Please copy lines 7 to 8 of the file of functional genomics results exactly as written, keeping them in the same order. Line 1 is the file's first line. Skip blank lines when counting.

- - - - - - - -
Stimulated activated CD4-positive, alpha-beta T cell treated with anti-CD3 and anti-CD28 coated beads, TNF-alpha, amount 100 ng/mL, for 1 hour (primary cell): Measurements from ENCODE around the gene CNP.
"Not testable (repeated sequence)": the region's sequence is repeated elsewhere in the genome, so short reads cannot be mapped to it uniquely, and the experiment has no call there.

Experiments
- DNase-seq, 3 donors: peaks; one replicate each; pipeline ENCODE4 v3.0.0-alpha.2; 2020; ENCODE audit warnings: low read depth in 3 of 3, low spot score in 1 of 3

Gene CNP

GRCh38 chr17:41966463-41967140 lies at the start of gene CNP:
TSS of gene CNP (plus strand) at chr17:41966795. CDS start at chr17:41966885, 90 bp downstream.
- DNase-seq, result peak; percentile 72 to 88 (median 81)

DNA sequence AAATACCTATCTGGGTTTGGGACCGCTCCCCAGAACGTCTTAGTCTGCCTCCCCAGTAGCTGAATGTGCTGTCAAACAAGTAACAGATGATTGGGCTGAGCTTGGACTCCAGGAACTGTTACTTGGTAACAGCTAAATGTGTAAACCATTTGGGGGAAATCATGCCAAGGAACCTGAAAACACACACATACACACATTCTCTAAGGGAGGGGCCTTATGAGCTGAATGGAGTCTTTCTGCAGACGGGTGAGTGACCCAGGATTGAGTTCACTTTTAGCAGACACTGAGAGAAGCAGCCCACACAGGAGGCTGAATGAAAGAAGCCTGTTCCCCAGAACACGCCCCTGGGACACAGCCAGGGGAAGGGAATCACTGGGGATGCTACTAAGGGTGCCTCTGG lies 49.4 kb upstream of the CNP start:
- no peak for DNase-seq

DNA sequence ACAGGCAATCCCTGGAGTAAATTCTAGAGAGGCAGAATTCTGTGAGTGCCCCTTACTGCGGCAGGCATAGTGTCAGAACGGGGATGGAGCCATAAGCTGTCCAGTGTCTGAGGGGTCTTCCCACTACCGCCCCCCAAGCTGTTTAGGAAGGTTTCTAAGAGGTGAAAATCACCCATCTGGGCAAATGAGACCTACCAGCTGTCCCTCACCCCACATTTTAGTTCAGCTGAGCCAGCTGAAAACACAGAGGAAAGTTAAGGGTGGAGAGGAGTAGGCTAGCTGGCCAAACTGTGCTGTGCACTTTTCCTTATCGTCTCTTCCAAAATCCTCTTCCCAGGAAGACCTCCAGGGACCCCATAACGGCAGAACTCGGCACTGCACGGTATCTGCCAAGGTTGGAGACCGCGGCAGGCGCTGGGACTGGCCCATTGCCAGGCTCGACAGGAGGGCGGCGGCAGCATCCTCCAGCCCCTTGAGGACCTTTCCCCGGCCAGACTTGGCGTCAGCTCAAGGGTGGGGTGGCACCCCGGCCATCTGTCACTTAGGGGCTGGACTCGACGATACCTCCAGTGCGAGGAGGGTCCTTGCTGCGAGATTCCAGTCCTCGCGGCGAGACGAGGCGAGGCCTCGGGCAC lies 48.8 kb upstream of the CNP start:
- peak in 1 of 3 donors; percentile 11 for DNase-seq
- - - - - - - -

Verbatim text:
TSS of gene CNP (plus strand) at chr17:41966795. CDS start at chr17:41966885, 90 bp downstream.
- DNase-seq, result peak; percentile 72 to 88 (median 81)